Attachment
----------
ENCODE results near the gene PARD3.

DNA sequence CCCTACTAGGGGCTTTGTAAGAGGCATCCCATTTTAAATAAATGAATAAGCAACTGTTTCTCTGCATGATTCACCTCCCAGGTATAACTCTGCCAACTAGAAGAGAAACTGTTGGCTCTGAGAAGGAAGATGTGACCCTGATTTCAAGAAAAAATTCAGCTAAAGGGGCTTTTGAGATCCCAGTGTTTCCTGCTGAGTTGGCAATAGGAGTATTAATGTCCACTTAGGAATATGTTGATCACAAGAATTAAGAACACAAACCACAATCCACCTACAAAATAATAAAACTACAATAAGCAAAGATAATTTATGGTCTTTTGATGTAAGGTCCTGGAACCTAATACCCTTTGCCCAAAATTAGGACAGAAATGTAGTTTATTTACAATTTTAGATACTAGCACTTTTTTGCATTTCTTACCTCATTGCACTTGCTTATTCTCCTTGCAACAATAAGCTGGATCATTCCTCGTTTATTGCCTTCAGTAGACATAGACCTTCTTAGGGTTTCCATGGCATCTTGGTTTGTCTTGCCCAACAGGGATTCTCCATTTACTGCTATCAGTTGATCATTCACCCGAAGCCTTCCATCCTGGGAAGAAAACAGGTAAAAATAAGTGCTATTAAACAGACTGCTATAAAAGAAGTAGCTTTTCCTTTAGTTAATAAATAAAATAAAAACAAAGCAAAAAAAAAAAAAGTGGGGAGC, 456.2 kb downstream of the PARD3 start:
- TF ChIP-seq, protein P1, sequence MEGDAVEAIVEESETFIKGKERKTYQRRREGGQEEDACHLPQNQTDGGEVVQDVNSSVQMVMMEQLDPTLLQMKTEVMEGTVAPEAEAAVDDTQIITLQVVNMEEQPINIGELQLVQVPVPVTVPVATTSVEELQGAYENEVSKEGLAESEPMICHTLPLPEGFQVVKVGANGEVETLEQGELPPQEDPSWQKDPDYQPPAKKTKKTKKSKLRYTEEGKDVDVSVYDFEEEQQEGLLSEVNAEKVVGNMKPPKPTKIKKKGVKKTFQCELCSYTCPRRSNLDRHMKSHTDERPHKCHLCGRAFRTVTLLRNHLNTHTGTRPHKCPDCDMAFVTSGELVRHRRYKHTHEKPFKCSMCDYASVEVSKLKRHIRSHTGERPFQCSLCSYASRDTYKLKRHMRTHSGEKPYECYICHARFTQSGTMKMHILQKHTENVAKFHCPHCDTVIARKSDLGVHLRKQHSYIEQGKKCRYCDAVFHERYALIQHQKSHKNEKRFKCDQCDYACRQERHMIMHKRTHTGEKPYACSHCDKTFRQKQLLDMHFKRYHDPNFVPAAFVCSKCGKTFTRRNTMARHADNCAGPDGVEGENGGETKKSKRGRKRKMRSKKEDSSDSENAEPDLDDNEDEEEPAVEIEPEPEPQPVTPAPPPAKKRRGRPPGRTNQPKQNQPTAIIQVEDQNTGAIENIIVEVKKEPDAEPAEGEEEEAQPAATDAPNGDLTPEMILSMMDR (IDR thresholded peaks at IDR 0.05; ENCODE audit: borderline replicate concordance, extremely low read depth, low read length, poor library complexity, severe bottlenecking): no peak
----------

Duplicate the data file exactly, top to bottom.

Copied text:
ENCODE results near the gene PARD3.

DNA sequence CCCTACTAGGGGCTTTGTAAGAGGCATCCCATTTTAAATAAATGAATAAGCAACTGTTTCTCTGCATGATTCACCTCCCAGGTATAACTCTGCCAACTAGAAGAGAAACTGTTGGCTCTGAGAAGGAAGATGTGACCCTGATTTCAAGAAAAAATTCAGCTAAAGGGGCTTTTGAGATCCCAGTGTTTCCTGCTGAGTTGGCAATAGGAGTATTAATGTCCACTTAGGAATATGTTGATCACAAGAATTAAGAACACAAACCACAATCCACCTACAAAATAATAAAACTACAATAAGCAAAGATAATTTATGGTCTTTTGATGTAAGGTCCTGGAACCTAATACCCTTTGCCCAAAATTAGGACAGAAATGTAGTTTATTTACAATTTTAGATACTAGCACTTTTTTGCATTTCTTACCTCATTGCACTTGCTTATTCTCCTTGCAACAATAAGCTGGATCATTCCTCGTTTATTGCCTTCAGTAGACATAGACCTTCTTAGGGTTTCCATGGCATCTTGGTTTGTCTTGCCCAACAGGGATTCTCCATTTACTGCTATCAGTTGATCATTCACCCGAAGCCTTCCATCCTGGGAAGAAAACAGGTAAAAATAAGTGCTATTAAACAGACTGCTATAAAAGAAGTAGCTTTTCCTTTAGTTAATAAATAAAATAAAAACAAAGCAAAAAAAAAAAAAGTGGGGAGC, 456.2 kb downstream of the PARD3 start:
- TF ChIP-seq, protein P1, sequence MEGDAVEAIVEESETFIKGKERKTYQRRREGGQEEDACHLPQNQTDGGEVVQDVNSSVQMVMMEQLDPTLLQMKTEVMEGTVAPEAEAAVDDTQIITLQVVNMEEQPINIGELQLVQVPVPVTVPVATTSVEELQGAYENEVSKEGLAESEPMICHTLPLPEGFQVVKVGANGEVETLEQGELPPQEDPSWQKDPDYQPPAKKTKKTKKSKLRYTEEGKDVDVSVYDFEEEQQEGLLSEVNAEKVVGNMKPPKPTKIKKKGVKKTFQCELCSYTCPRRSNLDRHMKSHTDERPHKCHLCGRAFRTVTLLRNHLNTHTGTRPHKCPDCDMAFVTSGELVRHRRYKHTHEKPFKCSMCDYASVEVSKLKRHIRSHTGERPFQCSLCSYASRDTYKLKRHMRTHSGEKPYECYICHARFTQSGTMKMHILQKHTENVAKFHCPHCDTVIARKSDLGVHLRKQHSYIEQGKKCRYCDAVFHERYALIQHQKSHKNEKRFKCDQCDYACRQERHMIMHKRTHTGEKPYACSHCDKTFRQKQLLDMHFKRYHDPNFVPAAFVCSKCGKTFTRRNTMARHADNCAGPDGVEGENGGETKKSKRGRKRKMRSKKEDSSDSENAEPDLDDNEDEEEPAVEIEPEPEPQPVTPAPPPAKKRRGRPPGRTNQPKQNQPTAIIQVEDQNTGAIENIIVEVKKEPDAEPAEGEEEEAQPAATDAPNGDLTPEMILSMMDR (IDR thresholded peaks at IDR 0.05; ENCODE audit: borderline replicate concordance, extremely low read depth, low read length, poor library complexity, severe bottlenecking): no peak